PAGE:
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What Does a Certified Fraud Examiner Do?

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  • Written By: D. Jeffress
  • Edited By: Jenn Walker
  • Last Modified Date: 14 April 2014
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A certified fraud examiner conducts expert investigations regarding possible illegal activity in banks, corporations, and retail stores. He or she reviews documentation and interviews suspects to work out the details of a financial fraud claim. In addition, examiners initiate fraud deterrence and prevention programs to help companies avoid future problems. A certified fraud examiner might hold that specific title or work under another designation, such as forensic accountant or internal auditor.

Most certified fraud examiners work for private banks or corporations, though some are employed by private auditing companies, consulting firms, and government agencies. In addition, an experienced examiner may become self-employed, providing contract investigative services for many different clients. The responsibilities and goals of a certified fraud examiner are largely the same in all work settings.

When company personnel know or suspect that fraud has been committed, the certified fraud examiner begins a thorough investigation. He or she researches audit records, bank statements, e-mail correspondence, and other forms of documentation that might identify a suspect. If physical money or assets were stolen, the examiner can review surveillance tapes and interview people with knowledge of the event. After uncovering facts, he or she can put together a detailed report and contact the appropriate authorities. If a suspect is charged with fraud, the examiner may be asked to testify in court as an expert witness to describe the details of the investigation and present relevant materials.

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Fraud examiners also research and develop training courses and employee guidelines to help prevent fraud. They may suggest the installation of new surveillance technology or computer monitoring and tracking software to help deter people from committing the crime. Many examiners lead seminars for loss prevention workers, accountants, and business executives to teach them about the importance of consistent auditing and recognizing warning flags.

The Association of Certified Fraud Examiners (ACFE) is a global organization that provides credentials to new examiners. An individual can earn certification by completing education requirements, applying for ACFE membership, taking training courses, and passing an exam. In order to qualify for membership, an individual usually needs to hold a bachelor's degree or higher in accounting, pre-law, business administration, or another major related to finance. In addition, two or more years of auditing or loss prevention experience is typically required. By fulfilling prerequisites and passing the exam, a new certified fraud examiner is eligible for employment in a wide variety of settings.

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Discuss this Article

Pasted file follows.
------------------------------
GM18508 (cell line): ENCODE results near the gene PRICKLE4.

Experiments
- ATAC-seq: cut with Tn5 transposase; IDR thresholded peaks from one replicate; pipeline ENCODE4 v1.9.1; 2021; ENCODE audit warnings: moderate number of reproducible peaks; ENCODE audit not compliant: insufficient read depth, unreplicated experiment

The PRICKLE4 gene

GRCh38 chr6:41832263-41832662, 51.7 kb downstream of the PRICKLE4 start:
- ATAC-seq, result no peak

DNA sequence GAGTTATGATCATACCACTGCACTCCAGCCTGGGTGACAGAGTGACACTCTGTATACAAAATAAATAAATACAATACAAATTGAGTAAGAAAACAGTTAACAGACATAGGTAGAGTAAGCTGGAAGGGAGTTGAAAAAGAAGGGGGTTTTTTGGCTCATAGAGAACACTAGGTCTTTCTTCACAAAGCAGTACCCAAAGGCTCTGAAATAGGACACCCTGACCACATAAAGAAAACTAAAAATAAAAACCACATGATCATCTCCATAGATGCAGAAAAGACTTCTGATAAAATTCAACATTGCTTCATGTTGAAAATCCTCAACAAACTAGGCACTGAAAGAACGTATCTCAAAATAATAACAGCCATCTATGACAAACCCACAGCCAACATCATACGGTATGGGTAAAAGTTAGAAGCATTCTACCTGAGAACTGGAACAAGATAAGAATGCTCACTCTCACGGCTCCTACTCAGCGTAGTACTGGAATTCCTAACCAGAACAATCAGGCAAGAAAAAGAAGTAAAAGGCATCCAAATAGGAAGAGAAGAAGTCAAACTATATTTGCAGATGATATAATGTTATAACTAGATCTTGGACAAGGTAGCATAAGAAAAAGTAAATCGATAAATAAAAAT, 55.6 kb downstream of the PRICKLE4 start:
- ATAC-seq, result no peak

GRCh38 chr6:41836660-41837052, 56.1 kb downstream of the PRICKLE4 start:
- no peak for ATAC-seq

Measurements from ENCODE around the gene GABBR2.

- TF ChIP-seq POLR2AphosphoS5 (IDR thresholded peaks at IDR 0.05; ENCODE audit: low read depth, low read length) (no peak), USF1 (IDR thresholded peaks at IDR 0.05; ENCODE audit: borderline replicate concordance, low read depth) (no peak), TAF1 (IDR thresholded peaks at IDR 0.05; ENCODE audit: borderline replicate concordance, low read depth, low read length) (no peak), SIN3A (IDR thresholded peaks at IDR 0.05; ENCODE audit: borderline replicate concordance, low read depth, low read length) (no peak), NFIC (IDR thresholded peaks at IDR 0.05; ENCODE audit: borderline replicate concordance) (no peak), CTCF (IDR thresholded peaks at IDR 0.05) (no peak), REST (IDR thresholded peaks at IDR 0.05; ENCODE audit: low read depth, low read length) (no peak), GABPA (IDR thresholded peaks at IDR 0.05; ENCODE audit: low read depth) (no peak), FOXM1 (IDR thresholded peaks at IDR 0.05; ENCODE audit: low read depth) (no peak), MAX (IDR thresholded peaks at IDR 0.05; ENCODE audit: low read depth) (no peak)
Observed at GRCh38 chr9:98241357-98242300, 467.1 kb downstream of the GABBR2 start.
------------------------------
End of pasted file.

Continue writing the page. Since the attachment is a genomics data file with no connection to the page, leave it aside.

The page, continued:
Bhutan
Post 3

@Latte31 - That was a horrible case that I hope never repeats itself. I wanted to add that my friend’s husband is a fraud examiner and usually if you get your certification you can earn about 20% more in salary.

He usually investigates businesses. He told me that he looks at the financial statements of a business along with the tax returns, records of employees, vendors and other companies that have relationships with the company.

He says that they can even get access to the personal and business cell phones as well as the hard drives from all of the computers for personal and business use.

He also looks at bank statements. He told me that often the person committing this type of crime is a trusted person in the inner circle. Sometimes it might even be a family member, if this is a family business.

I couldn’t believe all of the stuff he was telling me. It sounded like such an exciting career.

latte31
Post 2

@Subway11- Wow that is really interesting. What I don’t understand is why the SEC did not take Harry Markopolos seriously when he, as a fraud examiner started tipping off the SEC about Bernie Madoff since 1999.

I read that he saw a lot of irregularities and realized that the profits that he reported to his investors were always about the same. It was usually one to two percent every month. Investments usually range in gains and are not that consistent over time.

I could only imagine what would have happened if the SEC would have done an investigation the first time they were alerted. How many people would have been spared this horrible financial disaster?

Good thing that there are people like Markopolos in this field that did not give up and fought for all of those duped investors.

subway11
Post 1

I know that sometimes a fraud investigator is used in conjunction with divorce cases. I read that in these situations these fraud examiners look for hidden assets which will lower the value of someone’s estate.

They usually look at business documents as well as bank statements to try to figure out where the money is coming in and where it is going. Looking at deposits and checks along with possible wire transfers and credit card statements give the investigator a good idea of what is going on. I read that they also look at wills, trusts, tax return information as well as investment accounts and loan applications. They really leave no stone unturned.

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